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Provides a Backbone.js compatible REST API for your models using Django Admin style registration.

Project description


This app provides a Backbone.js compatible REST API for your models. It follows the Django admin pattern of extending, overriding and registering; and provides an extendable class based view for customization.

This way you can have quick, out-of-the-box functionality or you can override any method or variable to customize things to your liking.

For example:

# fooapp/
import backbone
from fooapp.models import Foo

class FooAPIView(backbone.views.BackboneAPIView):
    model = Foo
    display_fields = ('title', 'description')
    ordering = ('creation_date', 'id')

More advanced customization can be accomplished by hooking into methods on the inherited class - which itself is a class based view. For example:


class FooAPIView(backbone.views.BackboneAPIView):
    model = Foo
    display_fields = ('title', 'description',)
    ordering = ('creation_date', 'id')

    def post(self, request):
        return HttpResponseForbidden('No adding allowed!')

    def queryset(self, request):
        # Only return "active" objects
        return Foo.objects.filter(is_active=True).order_by('-id')

    def has_delete_permission(request, obj):
        return request.user.is_staff  # Only staff can delete objects


  • Automatically generates a JSON REST API for your models that works nicely with Backbone.js.
  • API based on class based views and model forms allowing for fine-grained customization and extensibility.
  • Customizable permission restrictions. By default it uses django.contrib.auth authentication and permissions (similar to Django admin).


  1. Create a file in your app folder and register your API definitions by subclassing backbone.views.BackboneAPIView.
    # fooapp/
    import backbone
    from fooapp.models import Foo
    class FooAPIView(backbone.views.BackboneAPIView):
        model = Foo
        display_fields = ('title', 'description')
        ordering = ('creation_date', 'id')
    See section on 'BackboneAPIView Options' for a full list of options available.
  2. In your Javascript collection/model definitions, set the url/urlRoot to point to the django-backbone API:
    // Assuming you have a Backbone model called 'Foo' and a collection 'FooCollection'
    Foo.prototype.urlRoot = "{% url 'backbone:fooapp_foo' %}";
    FooCollection.prototype.url = "{% url 'backbone:fooapp_foo' %}";
    See section on 'URL reversing' below for details on the url naming.
  3. (Optional) If your have csrf protection turned on, you’ll need to modify the Backbone.sync command to send the csrf token:
        // (Optional) Do this if you are using csrf protection:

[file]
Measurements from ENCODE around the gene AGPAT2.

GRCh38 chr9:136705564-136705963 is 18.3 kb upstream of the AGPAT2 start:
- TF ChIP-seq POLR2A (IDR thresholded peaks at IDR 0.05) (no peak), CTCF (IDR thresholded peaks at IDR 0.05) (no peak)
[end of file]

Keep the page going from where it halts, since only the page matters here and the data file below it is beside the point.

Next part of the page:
// See:
        var oldSync = Backbone.sync;
        Backbone.sync = function(method, model, options) {
            options.beforeSend = function(xhr){
                xhr.setRequestHeader('X-CSRFToken', '{{ csrf_token }}');
            return oldSync(method, model, options);
  4. That’s it. You should now be able to perform fetch(), save(), etc. on your Backbone collections and models.


By default, django-backbone prevents add, update or delete requests unless the user is logged in and has the can_add, can_change or can_delete permission (respectively). This follows the permissions used in the Django admin, with one exception - read access is permitted publicly on all registered models.

This can be changed by overriding the appropriate permission hooks (see section ‘BackboneAPIView Options’).

BackboneAPIView Options

Please check out the source code of the class backbone.views.BackboneAPIView for the full list of hooks. The methods are documented by their docstrings.

Here are some basic options that you can customize:

  • model: The model to be used for this API definition
  • display_fields: Fields to return for read (GET) requests,
  • fields: Fields to allow when adding (POST) or editing (PUT) objects.
  • form: The form class to be used for adding or editing objects.
  • ordering: Ordering used when retrieving the collection
  • paginate_by: The max number of objects per page (enables use of the page GET parameter).

Reversing the API urls

The following named URL patterns are provided for all models that are registered:

  • Collection URL: backbone:<app_name>_<model_name> (reverses to /<app_name>/<model_name>/)
  • Model URL: backbone:<app_name>_<model_name>_detail (reverses to /<app_name>/<model_name>/<object_id>)

You can change the <model_name> in the url (and url name) by specifying the url_slug attribute on the BackboneView class (just be sure it doesn’t collide with another view).


Note: django-backbone requires Django 1.3 or higher.

  1. Add backbone to INSTALLED_APPS in your settings file.

  2. Hook in the urls and call backbone.autodiscover() (which will find all files in your apps):
    import backbone
    urlpatterns += patterns('',
        (r'^backbone/', include(,

Running the tests

# For Django 1.6+
./ test backbone.tests --settings=backbone.tests.settings

# For Django < 1.6
./ test tests --settings=backbone.tests.settings


This app borrows concepts and patterns from other open source Django/Backbone integration apps. It’s worth having a look at them as they may be better suited depending on your use case:

  • djangbone: Light weight, simliar concept using class based views.
  • backbone-tastypie: A little heavier as it uses django-tastypie which can provide some powerful API features such as throttling and caching.


This app is licensed under the BSD license. See the LICENSE file for details.

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